EdTech startup Funzi and UNDP Syria have partnered to deliver mobile learning to vulnerable populations in conflict areas.
In a war zone, the sad truth is that education often becomes one of the first casualties, as it is – understandably – pushed back in favour of more urgent and immediate needs such as food and healthcare. The tragedy of it is, however, that this not only affects people’s ability to cope with their immediate situation, but also hampers their post-conflict chances of building a long-term future.
Conflicts in Syria have resulted in shortage of jobs and infrastructure, as well as lack of security in certain parts of the country. This erodes livelihood prospects of Syrians and makes access to relevant information and quality learning evermore essential. Yet UNESCO policy guidelines for mobile learning affirm that mobile devices can help ensure the continuity of education during times of crisis.
To help address this, and strengthen the resilience and socio-economic stability of individuals and communities in Syria, Funzi and UNDP Syria have started collaboration to deliver mobile learning, with training modules expected to be launched later this year.
“Mobile learning leverages technology people already own,” explains Tero Salonen, Funzi’s CEO and Founder. ”The cost of mobile teaching is only a fraction compared to traditional means of teaching, making mobile an efficient and effective channel for knowledge transfer, especially in areas of crisis.”
Since essential information and training content are available via mobile phones, he says, learning can happen in areas and at times that may not have been easy to reach
“With our service performing well in slower networks and on feature phones, training is easily accessible to vulnerable populations in areas with poor infrastructure. It is also a major step forward towards helping mitigate educational disruptions during times of crisis through mobile learning in order to support swift recoveries of these countries.”
This is a significant milestone for Funzi, a Finnish start-up we covered previously on Tech Trends which is an active member in the Regional Refugee and Resilience Plan. When I met their founder Aape Pohjarvita in Helsinki, he was keen to emphasize how he believed mobile would be the most disruptive method of delivering effective learning globally, specially in conflict areas (at the time they had already deployed courses to over 40,000 people in Iraq).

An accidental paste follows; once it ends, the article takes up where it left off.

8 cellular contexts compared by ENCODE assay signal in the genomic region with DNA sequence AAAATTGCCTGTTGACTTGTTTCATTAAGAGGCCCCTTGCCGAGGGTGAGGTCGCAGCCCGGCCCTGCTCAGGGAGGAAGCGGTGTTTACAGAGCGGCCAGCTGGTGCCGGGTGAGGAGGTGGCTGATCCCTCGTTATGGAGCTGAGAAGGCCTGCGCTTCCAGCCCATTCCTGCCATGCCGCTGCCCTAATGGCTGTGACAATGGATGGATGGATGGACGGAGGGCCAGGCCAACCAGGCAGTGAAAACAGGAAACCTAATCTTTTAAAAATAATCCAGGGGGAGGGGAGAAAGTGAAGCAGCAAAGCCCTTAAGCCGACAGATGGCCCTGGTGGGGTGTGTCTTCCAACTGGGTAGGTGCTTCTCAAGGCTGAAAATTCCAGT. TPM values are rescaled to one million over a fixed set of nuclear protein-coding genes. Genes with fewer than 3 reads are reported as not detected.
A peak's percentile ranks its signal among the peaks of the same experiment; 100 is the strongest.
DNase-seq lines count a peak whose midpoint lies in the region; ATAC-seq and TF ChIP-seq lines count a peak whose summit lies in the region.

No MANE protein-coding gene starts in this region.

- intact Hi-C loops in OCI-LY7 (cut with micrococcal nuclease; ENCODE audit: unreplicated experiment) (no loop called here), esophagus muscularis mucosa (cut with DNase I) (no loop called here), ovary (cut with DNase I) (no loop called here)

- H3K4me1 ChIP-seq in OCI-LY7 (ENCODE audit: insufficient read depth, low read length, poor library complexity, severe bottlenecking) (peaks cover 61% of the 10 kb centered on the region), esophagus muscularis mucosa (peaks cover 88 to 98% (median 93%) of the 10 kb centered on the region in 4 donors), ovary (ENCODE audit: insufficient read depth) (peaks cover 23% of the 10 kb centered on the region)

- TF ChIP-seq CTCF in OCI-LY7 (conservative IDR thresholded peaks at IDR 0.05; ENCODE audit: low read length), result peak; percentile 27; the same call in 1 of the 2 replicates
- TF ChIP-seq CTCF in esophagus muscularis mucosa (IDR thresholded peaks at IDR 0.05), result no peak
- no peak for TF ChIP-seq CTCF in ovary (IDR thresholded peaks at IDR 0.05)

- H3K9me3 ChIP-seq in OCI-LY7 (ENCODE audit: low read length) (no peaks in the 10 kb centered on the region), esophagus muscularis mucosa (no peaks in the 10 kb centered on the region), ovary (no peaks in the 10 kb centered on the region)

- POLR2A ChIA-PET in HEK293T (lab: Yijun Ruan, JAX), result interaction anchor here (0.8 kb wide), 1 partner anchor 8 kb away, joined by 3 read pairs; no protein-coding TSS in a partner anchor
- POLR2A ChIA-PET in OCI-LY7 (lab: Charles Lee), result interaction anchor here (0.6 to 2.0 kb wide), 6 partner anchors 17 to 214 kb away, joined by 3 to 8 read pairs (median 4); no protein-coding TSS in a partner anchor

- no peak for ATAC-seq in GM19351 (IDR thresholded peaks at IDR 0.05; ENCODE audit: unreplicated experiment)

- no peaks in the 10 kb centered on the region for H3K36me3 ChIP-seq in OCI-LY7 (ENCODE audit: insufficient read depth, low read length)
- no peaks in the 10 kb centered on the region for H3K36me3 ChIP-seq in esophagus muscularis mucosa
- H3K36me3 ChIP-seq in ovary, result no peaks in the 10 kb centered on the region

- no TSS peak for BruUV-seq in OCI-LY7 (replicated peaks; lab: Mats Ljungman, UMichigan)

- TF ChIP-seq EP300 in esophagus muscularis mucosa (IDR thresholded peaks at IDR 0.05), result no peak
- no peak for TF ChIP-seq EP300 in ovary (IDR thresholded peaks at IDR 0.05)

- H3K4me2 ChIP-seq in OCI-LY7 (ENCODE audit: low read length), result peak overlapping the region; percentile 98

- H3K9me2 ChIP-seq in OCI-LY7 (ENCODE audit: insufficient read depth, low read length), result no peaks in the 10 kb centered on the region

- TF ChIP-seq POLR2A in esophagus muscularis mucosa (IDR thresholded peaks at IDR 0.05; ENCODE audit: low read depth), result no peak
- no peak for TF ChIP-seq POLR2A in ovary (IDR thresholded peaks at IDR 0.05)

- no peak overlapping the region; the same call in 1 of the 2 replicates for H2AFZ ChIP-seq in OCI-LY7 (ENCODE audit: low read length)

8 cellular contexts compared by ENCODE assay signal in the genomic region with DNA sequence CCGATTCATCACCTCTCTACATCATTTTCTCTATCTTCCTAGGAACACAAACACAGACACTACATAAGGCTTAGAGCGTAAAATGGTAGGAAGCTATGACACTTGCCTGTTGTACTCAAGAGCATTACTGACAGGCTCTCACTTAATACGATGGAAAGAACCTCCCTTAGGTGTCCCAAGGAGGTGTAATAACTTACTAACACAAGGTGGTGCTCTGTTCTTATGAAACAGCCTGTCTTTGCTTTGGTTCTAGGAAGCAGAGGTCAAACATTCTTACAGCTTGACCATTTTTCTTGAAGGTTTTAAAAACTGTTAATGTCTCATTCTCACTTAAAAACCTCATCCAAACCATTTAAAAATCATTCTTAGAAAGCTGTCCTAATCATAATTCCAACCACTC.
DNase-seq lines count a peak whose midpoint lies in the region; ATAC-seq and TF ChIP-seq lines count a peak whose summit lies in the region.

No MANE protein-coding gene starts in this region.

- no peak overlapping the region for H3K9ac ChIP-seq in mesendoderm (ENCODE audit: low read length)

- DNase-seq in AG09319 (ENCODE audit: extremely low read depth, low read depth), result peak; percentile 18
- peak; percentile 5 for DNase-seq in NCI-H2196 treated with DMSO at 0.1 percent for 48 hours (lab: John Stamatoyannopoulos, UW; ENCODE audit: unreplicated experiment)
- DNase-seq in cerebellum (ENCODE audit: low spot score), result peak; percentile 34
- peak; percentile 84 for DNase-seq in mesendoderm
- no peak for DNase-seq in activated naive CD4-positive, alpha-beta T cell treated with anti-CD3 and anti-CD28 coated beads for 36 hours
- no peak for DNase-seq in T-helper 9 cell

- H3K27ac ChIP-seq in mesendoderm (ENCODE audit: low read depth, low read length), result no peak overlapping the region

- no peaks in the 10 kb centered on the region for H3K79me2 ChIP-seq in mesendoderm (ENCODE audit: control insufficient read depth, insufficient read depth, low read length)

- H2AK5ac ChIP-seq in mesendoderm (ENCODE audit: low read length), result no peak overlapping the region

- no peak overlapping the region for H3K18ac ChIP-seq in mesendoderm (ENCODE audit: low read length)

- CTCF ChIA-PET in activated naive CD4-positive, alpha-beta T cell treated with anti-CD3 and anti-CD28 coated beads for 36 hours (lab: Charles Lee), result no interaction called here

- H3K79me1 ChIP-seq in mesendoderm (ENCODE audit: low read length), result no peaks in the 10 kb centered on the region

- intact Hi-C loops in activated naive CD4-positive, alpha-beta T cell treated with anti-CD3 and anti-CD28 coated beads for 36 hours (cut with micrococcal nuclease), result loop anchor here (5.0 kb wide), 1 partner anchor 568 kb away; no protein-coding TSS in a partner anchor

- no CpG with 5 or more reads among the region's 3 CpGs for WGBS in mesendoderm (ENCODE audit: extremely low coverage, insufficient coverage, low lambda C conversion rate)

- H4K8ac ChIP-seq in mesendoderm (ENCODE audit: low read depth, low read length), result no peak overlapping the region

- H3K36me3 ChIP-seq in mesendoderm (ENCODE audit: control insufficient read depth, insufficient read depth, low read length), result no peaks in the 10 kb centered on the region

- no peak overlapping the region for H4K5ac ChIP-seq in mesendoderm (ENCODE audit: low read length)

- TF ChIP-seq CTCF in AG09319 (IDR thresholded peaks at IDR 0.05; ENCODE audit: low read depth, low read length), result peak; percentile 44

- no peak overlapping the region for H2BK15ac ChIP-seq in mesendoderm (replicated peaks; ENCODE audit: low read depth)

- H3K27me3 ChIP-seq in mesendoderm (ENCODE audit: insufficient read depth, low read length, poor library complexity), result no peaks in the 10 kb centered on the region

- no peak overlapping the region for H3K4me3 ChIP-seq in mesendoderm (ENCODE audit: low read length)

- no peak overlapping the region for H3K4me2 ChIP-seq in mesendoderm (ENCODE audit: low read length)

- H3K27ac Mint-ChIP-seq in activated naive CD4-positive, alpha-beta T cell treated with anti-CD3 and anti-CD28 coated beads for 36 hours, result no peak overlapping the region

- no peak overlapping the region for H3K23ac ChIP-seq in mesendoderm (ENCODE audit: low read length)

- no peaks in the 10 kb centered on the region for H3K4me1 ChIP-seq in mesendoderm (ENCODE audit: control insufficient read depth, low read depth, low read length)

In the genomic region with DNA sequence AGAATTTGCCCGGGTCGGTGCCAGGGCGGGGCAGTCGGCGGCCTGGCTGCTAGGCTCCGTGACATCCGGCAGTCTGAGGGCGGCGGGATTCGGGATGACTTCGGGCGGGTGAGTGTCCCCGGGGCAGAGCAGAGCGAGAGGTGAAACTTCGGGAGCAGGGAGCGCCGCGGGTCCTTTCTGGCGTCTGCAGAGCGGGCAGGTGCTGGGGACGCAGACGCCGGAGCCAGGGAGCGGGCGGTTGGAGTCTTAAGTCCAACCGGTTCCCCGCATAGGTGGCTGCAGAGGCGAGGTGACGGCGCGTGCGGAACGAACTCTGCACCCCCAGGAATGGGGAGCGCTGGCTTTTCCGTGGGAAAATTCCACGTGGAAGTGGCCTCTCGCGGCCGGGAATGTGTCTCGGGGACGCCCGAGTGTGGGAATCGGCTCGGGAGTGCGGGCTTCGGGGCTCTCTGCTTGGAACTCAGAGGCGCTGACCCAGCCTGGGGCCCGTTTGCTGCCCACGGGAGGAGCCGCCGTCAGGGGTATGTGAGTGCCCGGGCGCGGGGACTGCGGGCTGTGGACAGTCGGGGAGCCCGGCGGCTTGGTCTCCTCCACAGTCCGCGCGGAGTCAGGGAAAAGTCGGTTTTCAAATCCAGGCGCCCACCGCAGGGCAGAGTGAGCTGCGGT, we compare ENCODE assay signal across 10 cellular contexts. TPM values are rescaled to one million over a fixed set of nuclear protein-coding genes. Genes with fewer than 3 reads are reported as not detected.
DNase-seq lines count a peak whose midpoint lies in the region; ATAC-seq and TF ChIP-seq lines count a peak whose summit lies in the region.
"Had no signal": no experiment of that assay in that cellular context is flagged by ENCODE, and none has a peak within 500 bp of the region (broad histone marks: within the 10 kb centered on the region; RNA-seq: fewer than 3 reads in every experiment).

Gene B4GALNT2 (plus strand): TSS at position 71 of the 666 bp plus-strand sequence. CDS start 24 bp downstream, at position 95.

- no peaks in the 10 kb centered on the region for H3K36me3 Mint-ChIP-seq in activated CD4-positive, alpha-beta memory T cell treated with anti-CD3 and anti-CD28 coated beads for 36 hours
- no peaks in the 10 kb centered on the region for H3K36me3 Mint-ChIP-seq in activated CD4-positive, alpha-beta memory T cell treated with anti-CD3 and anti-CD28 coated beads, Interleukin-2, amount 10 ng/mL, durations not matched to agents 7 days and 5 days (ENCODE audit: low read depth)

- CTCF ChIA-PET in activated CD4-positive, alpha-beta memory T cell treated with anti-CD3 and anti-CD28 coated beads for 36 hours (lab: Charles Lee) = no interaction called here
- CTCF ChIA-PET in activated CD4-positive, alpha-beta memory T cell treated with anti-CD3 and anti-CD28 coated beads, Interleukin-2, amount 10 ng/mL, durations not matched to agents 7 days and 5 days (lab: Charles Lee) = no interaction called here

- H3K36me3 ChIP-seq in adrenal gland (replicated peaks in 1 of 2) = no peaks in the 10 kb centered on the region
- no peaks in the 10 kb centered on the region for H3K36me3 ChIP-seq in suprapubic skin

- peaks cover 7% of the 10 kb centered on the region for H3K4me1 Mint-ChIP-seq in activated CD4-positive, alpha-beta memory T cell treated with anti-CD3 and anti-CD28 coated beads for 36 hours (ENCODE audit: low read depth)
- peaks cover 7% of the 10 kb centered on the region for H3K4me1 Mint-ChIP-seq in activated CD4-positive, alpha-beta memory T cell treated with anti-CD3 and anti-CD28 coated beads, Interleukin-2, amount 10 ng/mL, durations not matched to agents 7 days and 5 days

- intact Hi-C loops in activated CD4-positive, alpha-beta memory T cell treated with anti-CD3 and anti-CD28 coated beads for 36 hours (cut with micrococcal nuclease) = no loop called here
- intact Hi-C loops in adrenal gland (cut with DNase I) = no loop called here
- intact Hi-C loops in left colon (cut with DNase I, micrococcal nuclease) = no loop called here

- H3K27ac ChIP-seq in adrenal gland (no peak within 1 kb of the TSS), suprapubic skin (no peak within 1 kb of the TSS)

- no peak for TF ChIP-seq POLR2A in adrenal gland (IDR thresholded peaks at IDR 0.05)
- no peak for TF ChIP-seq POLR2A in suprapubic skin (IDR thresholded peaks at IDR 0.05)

“We at Funzi are committed to supporting the world in achieving peace, meaningful livelihoods, and happiness and health for all through quality education. Thus, this project is a significant milestone that takes us closer to achieving our vision,” agrees Salonen.
Funzi’s service – which is free to end users – delivers learning specifically designed for mobile and personalizes the user experience using similar mechanisms as those leveraged to make mobile games “sticky” such as behavioural and usage patterns.
This is also an important as a test case for exporting Finnish education and for the viability of mobile learning as a delivery mechanism for learning opportunities to vulnerable populations in conflict areas around the world.
Tailored training modules for UNDP’s local partners and their beneficiaries will be launched as mobile learning on a dedicated site starting late 2017. The goal of the partnership is to promote long-term participation, sustainability, and self-sufficiency of UNDP local partners.
Training will be delivered in two phases, with the first one developing essential program lifecycle management skills for UNDP and NGO field staff and the second offering training to vulnerable populations like the displaced, and women- and youth-headed households to support them in achieving social cohesion and sustainable livelihoods.
“Our participation and experience in developing and implementing mobile learning services for displaced populations allow us to create learning programs that are effective in knowledge transfer and skills development, while remaining cost-efficient and scalable,” Salonen concludes.
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Alice Bonasio is a VR Consultant and Tech Trends’ Editor in Chief. She also regularly writes for Fast Company, Ars Technica, Quartz, Wired and others. Connect with her on LinkedIn and follow @alicebonasio and @techtrends_tech on Twitter.